Welcome to Mind Control Month | Brainwashing/Deception Week – Day 4. Next up, we have a famous true story case that has been done a few times in other films and TV show episodes before, but The Stanford Prison Experiment is the only one of the bunch that actually is based on the real event – and as far as I could tell, they were mostly true to what happened – and it’s really interesting, quite frankly. Let’s start with the plot.
Ultimately, this film is about a number of Stanford University students who are selected to take part in an experiment where half of them play prisoners while the others played guards. For the most part, it was a social experiment thought up by a group of psychology professors, but it turns out to be much, much more, as the guards begin to feel invincible in their power-hungry roles and the prisoners become so sucked into it…they forget it’s even an experiment at all. They are told they have done horrible things so many times they begin to believe it.
Indeed, this is truly a remarkable case…but is it really that hard to believe? Perhaps. Our minds are incredibly wired in such a way to believe we’re never wrong, we’re always innocent, and we’ll never die. Whenever something gets in the way of that, it messes with a big part of how our brains naturally operate – and things happened with every student here – prisoner and guard alike…just in separate ways. When you give power to anyone, they will either abuse it or be tempted to abuse it, and they go above and beyond abuse of power in this film. As for the prisoners, they really began to lose their sense of identity in this film in a real and shocking way. It gets us mad as an audience, which makes it a really, really good movie in general.
This is all just first impressions, though. Let’s go ahead and break down The Stanford Prison Experiment to interpret the stars.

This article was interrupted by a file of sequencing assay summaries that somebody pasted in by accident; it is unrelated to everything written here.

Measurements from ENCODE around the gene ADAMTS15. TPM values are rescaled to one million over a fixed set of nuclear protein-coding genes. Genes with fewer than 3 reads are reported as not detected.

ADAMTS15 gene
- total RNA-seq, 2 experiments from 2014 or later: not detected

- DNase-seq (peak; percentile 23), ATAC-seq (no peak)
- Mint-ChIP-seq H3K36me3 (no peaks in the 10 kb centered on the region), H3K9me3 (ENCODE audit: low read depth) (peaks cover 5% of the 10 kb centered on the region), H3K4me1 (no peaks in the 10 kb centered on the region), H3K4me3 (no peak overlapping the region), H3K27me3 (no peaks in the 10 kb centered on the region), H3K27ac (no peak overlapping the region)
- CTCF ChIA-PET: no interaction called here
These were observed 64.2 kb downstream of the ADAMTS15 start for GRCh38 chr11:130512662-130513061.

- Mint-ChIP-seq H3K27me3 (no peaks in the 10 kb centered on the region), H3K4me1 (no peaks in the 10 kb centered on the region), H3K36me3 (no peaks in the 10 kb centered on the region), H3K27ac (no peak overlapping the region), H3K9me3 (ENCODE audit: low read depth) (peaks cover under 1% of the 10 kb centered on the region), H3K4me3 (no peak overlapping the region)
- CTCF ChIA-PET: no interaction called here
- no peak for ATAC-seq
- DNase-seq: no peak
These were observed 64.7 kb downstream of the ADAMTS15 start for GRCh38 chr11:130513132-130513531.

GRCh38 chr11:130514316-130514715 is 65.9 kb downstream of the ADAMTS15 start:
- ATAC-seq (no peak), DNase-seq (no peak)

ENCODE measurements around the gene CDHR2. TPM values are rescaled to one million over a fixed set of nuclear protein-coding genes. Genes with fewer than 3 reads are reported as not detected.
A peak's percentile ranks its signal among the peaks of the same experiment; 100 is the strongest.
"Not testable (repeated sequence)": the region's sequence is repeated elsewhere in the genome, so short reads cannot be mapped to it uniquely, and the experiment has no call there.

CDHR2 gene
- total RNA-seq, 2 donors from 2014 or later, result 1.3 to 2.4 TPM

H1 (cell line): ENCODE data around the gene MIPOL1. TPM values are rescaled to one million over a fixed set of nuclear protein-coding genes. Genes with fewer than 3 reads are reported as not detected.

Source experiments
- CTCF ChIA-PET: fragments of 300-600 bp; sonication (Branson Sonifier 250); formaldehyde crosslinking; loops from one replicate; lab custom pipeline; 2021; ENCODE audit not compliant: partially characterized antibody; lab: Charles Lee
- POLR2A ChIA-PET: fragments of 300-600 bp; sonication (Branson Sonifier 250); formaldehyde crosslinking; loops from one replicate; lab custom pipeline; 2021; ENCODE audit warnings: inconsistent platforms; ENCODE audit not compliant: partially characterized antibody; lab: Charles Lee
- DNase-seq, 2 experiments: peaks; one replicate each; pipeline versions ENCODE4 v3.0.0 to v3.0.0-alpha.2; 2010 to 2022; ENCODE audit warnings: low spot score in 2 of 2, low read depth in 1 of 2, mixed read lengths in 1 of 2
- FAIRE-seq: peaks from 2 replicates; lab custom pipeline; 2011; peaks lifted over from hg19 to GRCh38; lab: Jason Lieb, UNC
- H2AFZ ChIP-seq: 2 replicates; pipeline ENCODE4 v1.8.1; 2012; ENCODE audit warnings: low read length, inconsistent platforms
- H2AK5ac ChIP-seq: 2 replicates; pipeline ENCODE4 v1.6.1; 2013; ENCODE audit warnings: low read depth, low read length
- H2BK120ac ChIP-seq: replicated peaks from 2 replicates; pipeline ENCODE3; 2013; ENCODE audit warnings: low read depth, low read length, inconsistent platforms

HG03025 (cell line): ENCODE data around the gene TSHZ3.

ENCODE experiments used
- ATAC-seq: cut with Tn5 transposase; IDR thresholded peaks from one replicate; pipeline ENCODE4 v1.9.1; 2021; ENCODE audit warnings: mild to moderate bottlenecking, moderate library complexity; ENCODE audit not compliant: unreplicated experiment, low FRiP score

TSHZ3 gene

PEOPLE SCORE – 9/10
Acting – 2|Characters – 2|Casting – 2|Importance – 1|Chemistry – 2
Well, as far as true stories go, I’d at least hope that the stories in question would have interesting people involved, and in the case of this film, it doesn’t disappoint. No one was really distinct or diverse until they started the experiment, which is really when these people were able to shine. There’s a lot of absolutely astonishing acting going on in this film for sure, as people’s minds begin to break down. The characters are actually memorable, especially the guards, but even quite a few of the prisoners as well. Weirdly enough, I don’t know most of the actors here, but they all did such a good job that it’s hard for me to say anyone else could’ve done it, and they all had amazing chemistry with one another. The only problem it probably had was in the “importance” category. As distinct and diverse as the cast and characters were, they were broken down into three groups – prisoners, guards, and professors – I wish they all had independent reasons to be there and have more character development, but it just didn’t.
WRITING SCORE – 10/10
Dialogue – 2|Balance – 2|Story – 2|Originality – 2|Interesting – 2